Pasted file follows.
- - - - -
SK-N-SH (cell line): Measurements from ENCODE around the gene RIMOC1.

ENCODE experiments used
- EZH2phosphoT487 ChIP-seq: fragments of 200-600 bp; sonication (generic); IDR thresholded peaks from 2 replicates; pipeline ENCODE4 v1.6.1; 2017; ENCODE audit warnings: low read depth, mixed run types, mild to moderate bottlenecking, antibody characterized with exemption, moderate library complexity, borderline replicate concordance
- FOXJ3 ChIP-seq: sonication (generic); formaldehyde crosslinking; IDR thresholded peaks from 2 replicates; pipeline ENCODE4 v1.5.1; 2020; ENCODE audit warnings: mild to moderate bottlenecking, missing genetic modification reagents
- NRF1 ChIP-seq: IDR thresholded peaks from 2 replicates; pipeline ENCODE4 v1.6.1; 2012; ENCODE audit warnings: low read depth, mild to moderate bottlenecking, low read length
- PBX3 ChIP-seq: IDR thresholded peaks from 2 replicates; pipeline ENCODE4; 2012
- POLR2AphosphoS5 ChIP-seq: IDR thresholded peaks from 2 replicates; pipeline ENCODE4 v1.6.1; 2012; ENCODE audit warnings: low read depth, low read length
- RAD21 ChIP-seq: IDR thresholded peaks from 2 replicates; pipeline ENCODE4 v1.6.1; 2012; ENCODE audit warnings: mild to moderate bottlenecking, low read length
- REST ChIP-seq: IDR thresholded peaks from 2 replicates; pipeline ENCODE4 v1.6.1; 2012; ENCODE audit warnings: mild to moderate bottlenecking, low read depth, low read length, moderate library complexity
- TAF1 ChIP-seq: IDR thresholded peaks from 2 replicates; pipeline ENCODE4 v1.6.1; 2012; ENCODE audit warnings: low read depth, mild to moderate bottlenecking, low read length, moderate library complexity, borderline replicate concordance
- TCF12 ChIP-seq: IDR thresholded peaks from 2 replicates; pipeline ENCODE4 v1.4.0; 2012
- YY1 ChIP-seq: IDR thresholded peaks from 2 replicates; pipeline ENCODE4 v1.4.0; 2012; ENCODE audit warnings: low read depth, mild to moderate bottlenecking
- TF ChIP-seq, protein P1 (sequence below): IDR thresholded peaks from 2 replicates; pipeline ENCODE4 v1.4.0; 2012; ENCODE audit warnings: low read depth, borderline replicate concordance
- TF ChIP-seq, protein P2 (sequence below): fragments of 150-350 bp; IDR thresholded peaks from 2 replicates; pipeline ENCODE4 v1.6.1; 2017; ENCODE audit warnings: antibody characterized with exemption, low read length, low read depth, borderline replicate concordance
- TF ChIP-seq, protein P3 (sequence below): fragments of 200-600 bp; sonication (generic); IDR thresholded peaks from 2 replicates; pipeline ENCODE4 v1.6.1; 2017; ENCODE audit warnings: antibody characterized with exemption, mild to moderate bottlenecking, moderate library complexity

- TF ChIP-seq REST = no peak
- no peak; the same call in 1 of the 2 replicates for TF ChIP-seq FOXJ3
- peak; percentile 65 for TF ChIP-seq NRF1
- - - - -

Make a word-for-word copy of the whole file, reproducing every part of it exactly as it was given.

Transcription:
SK-N-SH (cell line): Measurements from ENCODE around the gene RIMOC1.

ENCODE experiments used
- EZH2phosphoT487 ChIP-seq: fragments of 200-600 bp; sonication (generic); IDR thresholded peaks from 2 replicates; pipeline ENCODE4 v1.6.1; 2017; ENCODE audit warnings: low read depth, mixed run types, mild to moderate bottlenecking, antibody characterized with exemption, moderate library complexity, borderline replicate concordance
- FOXJ3 ChIP-seq: sonication (generic); formaldehyde crosslinking; IDR thresholded peaks from 2 replicates; pipeline ENCODE4 v1.5.1; 2020; ENCODE audit warnings: mild to moderate bottlenecking, missing genetic modification reagents
- NRF1 ChIP-seq: IDR thresholded peaks from 2 replicates; pipeline ENCODE4 v1.6.1; 2012; ENCODE audit warnings: low read depth, mild to moderate bottlenecking, low read length
- PBX3 ChIP-seq: IDR thresholded peaks from 2 replicates; pipeline ENCODE4; 2012
- POLR2AphosphoS5 ChIP-seq: IDR thresholded peaks from 2 replicates; pipeline ENCODE4 v1.6.1; 2012; ENCODE audit warnings: low read depth, low read length
- RAD21 ChIP-seq: IDR thresholded peaks from 2 replicates; pipeline ENCODE4 v1.6.1; 2012; ENCODE audit warnings: mild to moderate bottlenecking, low read length
- REST ChIP-seq: IDR thresholded peaks from 2 replicates; pipeline ENCODE4 v1.6.1; 2012; ENCODE audit warnings: mild to moderate bottlenecking, low read depth, low read length, moderate library complexity
- TAF1 ChIP-seq: IDR thresholded peaks from 2 replicates; pipeline ENCODE4 v1.6.1; 2012; ENCODE audit warnings: low read depth, mild to moderate bottlenecking, low read length, moderate library complexity, borderline replicate concordance
- TCF12 ChIP-seq: IDR thresholded peaks from 2 replicates; pipeline ENCODE4 v1.4.0; 2012
- YY1 ChIP-seq: IDR thresholded peaks from 2 replicates; pipeline ENCODE4 v1.4.0; 2012; ENCODE audit warnings: low read depth, mild to moderate bottlenecking
- TF ChIP-seq, protein P1 (sequence below): IDR thresholded peaks from 2 replicates; pipeline ENCODE4 v1.4.0; 2012; ENCODE audit warnings: low read depth, borderline replicate concordance
- TF ChIP-seq, protein P2 (sequence below): fragments of 150-350 bp; IDR thresholded peaks from 2 replicates; pipeline ENCODE4 v1.6.1; 2017; ENCODE audit warnings: antibody characterized with exemption, low read length, low read depth, borderline replicate concordance
- TF ChIP-seq, protein P3 (sequence below): fragments of 200-600 bp; sonication (generic); IDR thresholded peaks from 2 replicates; pipeline ENCODE4 v1.6.1; 2017; ENCODE audit warnings: antibody characterized with exemption, mild to moderate bottlenecking, moderate library complexity

- TF ChIP-seq REST = no peak
- no peak; the same call in 1 of the 2 replicates for TF ChIP-seq FOXJ3
- peak; percentile 65 for TF ChIP-seq NRF1